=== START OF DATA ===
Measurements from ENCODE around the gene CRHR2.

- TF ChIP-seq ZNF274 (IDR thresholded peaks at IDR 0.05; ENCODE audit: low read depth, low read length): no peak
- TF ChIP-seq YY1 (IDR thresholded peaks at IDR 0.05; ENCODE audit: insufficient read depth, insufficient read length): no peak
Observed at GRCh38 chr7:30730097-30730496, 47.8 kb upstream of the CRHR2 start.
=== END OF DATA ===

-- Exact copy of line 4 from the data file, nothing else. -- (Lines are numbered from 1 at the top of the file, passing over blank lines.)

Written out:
Observed at GRCh38 chr7:30730097-30730496, 47.8 kb upstream of the CRHR2 start.